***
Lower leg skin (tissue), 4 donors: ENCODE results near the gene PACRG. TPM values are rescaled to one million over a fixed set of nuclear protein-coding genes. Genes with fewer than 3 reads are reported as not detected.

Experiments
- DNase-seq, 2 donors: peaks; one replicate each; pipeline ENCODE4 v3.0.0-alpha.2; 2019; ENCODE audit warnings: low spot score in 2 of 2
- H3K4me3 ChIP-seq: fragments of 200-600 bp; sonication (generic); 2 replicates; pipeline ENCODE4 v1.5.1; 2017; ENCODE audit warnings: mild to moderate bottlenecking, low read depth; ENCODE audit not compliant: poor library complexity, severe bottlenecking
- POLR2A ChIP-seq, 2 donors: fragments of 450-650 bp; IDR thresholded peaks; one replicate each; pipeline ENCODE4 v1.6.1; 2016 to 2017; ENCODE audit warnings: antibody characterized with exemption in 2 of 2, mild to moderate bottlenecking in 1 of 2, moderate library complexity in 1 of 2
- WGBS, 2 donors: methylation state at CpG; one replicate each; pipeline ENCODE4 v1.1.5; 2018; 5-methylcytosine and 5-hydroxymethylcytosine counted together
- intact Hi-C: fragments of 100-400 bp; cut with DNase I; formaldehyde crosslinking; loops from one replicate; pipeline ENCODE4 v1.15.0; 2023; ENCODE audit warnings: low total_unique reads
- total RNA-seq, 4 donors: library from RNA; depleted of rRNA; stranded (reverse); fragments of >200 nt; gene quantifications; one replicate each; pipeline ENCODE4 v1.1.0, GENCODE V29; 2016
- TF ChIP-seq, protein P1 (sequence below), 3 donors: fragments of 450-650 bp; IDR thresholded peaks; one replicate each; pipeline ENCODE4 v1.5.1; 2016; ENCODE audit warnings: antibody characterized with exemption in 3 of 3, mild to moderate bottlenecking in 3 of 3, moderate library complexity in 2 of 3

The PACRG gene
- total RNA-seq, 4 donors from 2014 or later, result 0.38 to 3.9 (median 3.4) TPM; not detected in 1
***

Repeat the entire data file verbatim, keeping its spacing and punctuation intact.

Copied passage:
Lower leg skin (tissue), 4 donors: ENCODE results near the gene PACRG. TPM values are rescaled to one million over a fixed set of nuclear protein-coding genes. Genes with fewer than 3 reads are reported as not detected.

Experiments
- DNase-seq, 2 donors: peaks; one replicate each; pipeline ENCODE4 v3.0.0-alpha.2; 2019; ENCODE audit warnings: low spot score in 2 of 2
- H3K4me3 ChIP-seq: fragments of 200-600 bp; sonication (generic); 2 replicates; pipeline ENCODE4 v1.5.1; 2017; ENCODE audit warnings: mild to moderate bottlenecking, low read depth; ENCODE audit not compliant: poor library complexity, severe bottlenecking
- POLR2A ChIP-seq, 2 donors: fragments of 450-650 bp; IDR thresholded peaks; one replicate each; pipeline ENCODE4 v1.6.1; 2016 to 2017; ENCODE audit warnings: antibody characterized with exemption in 2 of 2, mild to moderate bottlenecking in 1 of 2, moderate library complexity in 1 of 2
- WGBS, 2 donors: methylation state at CpG; one replicate each; pipeline ENCODE4 v1.1.5; 2018; 5-methylcytosine and 5-hydroxymethylcytosine counted together
- intact Hi-C: fragments of 100-400 bp; cut with DNase I; formaldehyde crosslinking; loops from one replicate; pipeline ENCODE4 v1.15.0; 2023; ENCODE audit warnings: low total_unique reads
- total RNA-seq, 4 donors: library from RNA; depleted of rRNA; stranded (reverse); fragments of >200 nt; gene quantifications; one replicate each; pipeline ENCODE4 v1.1.0, GENCODE V29; 2016
- TF ChIP-seq, protein P1 (sequence below), 3 donors: fragments of 450-650 bp; IDR thresholded peaks; one replicate each; pipeline ENCODE4 v1.5.1; 2016; ENCODE audit warnings: antibody characterized with exemption in 3 of 3, mild to moderate bottlenecking in 3 of 3, moderate library complexity in 2 of 3

The PACRG gene
- total RNA-seq, 4 donors from 2014 or later, result 0.38 to 3.9 (median 3.4) TPM; not detected in 1